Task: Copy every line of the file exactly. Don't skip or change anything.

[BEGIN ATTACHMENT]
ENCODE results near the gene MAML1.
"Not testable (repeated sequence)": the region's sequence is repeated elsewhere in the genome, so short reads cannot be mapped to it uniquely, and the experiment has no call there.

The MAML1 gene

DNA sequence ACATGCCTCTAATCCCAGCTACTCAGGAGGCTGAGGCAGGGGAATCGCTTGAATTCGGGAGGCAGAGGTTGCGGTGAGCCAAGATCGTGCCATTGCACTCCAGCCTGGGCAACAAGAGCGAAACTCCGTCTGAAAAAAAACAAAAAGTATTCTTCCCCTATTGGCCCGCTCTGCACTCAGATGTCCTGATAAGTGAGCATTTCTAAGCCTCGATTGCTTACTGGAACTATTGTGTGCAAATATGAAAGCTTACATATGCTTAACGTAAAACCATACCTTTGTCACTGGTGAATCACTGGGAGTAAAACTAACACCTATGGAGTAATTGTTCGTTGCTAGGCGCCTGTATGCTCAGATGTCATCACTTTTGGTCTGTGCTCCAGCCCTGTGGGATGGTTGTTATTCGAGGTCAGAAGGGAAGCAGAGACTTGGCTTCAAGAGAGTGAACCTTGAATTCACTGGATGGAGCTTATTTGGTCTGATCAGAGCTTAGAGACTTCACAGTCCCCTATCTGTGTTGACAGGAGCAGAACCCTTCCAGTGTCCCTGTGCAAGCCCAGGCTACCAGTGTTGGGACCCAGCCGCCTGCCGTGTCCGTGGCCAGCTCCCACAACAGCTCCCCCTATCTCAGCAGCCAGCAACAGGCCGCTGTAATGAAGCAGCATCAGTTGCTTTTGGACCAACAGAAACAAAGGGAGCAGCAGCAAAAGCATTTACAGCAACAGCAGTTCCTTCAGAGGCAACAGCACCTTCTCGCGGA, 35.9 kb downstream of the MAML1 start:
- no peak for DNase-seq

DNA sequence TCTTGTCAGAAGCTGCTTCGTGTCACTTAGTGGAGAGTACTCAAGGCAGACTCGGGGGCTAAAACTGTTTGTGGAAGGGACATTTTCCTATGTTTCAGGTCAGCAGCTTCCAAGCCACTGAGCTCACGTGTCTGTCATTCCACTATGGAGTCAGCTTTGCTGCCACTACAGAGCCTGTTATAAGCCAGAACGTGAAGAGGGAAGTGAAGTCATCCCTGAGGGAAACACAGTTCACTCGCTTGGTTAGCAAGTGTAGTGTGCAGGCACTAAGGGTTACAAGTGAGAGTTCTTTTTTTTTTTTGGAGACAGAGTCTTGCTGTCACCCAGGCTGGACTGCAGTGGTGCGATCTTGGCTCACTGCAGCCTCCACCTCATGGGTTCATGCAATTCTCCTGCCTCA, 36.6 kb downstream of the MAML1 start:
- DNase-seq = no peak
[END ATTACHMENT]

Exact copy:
ENCODE results near the gene MAML1.
"Not testable (repeated sequence)": the region's sequence is repeated elsewhere in the genome, so short reads cannot be mapped to it uniquely, and the experiment has no call there.

The MAML1 gene

DNA sequence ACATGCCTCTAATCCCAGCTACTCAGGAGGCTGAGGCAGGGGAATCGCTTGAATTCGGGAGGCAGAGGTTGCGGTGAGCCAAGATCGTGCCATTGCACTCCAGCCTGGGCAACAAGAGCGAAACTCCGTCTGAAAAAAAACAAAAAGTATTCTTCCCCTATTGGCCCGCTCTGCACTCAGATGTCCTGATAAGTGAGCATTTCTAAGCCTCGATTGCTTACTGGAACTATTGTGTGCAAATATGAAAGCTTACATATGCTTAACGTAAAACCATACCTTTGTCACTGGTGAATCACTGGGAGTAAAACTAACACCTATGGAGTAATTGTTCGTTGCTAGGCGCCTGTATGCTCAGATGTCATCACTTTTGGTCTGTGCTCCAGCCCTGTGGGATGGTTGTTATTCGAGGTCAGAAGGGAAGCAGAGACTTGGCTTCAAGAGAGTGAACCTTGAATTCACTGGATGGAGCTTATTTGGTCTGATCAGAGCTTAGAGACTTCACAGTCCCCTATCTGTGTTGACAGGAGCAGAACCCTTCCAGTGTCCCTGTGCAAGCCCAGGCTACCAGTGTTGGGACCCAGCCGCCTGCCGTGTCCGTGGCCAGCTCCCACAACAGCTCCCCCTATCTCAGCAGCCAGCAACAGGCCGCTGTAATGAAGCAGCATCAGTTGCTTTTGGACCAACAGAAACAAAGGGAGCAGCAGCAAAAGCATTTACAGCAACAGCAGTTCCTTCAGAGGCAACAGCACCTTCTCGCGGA, 35.9 kb downstream of the MAML1 start:
- no peak for DNase-seq

DNA sequence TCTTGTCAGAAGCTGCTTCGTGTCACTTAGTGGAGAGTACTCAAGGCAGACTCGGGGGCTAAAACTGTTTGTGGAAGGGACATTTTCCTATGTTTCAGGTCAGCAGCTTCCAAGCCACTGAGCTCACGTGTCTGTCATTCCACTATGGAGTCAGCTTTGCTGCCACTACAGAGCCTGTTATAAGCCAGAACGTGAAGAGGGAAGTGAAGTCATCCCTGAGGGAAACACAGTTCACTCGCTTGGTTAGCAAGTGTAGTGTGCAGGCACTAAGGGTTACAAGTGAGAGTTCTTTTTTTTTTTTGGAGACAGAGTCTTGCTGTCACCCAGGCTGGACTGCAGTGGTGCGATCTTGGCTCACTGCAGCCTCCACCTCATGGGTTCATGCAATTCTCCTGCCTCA, 36.6 kb downstream of the MAML1 start:
- DNase-seq = no peak